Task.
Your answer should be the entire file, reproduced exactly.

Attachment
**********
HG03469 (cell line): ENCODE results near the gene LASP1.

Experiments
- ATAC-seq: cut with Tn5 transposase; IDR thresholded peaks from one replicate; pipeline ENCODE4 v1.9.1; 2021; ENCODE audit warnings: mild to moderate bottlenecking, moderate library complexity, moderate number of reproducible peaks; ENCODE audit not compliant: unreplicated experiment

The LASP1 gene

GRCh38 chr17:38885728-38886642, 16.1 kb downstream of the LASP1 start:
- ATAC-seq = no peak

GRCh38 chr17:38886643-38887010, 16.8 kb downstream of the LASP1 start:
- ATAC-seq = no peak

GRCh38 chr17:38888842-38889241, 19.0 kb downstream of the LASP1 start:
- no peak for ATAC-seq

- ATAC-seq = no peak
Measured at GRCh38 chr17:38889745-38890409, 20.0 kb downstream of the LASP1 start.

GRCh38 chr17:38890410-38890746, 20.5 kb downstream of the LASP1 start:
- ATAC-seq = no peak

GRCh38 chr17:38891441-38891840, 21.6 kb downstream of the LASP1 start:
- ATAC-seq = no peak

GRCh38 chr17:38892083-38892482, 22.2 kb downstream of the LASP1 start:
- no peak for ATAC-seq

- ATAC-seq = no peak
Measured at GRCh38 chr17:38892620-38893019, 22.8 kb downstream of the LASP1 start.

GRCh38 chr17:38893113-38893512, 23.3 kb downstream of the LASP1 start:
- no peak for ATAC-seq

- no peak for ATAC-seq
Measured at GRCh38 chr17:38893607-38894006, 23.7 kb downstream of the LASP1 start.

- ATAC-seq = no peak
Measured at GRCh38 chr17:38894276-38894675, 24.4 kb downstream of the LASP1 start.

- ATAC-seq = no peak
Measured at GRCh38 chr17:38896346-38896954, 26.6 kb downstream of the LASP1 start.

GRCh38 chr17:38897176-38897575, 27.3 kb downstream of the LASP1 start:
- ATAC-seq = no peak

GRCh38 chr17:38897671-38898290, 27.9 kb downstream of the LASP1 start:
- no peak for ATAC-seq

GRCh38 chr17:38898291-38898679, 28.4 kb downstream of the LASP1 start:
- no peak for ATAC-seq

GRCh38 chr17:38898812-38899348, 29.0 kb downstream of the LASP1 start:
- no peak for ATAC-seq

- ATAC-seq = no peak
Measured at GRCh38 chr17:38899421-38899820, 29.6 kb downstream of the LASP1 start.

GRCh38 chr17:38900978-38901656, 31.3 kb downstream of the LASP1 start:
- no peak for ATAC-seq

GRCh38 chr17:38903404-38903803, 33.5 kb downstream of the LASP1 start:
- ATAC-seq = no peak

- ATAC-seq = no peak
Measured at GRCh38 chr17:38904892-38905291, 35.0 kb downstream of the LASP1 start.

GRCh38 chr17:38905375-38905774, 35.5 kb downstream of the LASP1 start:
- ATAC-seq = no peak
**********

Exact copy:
HG03469 (cell line): ENCODE results near the gene LASP1.

Experiments
- ATAC-seq: cut with Tn5 transposase; IDR thresholded peaks from one replicate; pipeline ENCODE4 v1.9.1; 2021; ENCODE audit warnings: mild to moderate bottlenecking, moderate library complexity, moderate number of reproducible peaks; ENCODE audit not compliant: unreplicated experiment

The LASP1 gene

GRCh38 chr17:38885728-38886642, 16.1 kb downstream of the LASP1 start:
- ATAC-seq = no peak

GRCh38 chr17:38886643-38887010, 16.8 kb downstream of the LASP1 start:
- ATAC-seq = no peak

GRCh38 chr17:38888842-38889241, 19.0 kb downstream of the LASP1 start:
- no peak for ATAC-seq

- ATAC-seq = no peak
Measured at GRCh38 chr17:38889745-38890409, 20.0 kb downstream of the LASP1 start.

GRCh38 chr17:38890410-38890746, 20.5 kb downstream of the LASP1 start:
- ATAC-seq = no peak

GRCh38 chr17:38891441-38891840, 21.6 kb downstream of the LASP1 start:
- ATAC-seq = no peak

GRCh38 chr17:38892083-38892482, 22.2 kb downstream of the LASP1 start:
- no peak for ATAC-seq

- ATAC-seq = no peak
Measured at GRCh38 chr17:38892620-38893019, 22.8 kb downstream of the LASP1 start.

GRCh38 chr17:38893113-38893512, 23.3 kb downstream of the LASP1 start:
- no peak for ATAC-seq

- no peak for ATAC-seq
Measured at GRCh38 chr17:38893607-38894006, 23.7 kb downstream of the LASP1 start.

- ATAC-seq = no peak
Measured at GRCh38 chr17:38894276-38894675, 24.4 kb downstream of the LASP1 start.

- ATAC-seq = no peak
Measured at GRCh38 chr17:38896346-38896954, 26.6 kb downstream of the LASP1 start.

GRCh38 chr17:38897176-38897575, 27.3 kb downstream of the LASP1 start:
- ATAC-seq = no peak

GRCh38 chr17:38897671-38898290, 27.9 kb downstream of the LASP1 start:
- no peak for ATAC-seq

GRCh38 chr17:38898291-38898679, 28.4 kb downstream of the LASP1 start:
- no peak for ATAC-seq

GRCh38 chr17:38898812-38899348, 29.0 kb downstream of the LASP1 start:
- no peak for ATAC-seq

- ATAC-seq = no peak
Measured at GRCh38 chr17:38899421-38899820, 29.6 kb downstream of the LASP1 start.

GRCh38 chr17:38900978-38901656, 31.3 kb downstream of the LASP1 start:
- no peak for ATAC-seq

GRCh38 chr17:38903404-38903803, 33.5 kb downstream of the LASP1 start:
- ATAC-seq = no peak

- ATAC-seq = no peak
Measured at GRCh38 chr17:38904892-38905291, 35.0 kb downstream of the LASP1 start.

GRCh38 chr17:38905375-38905774, 35.5 kb downstream of the LASP1 start:
- ATAC-seq = no peak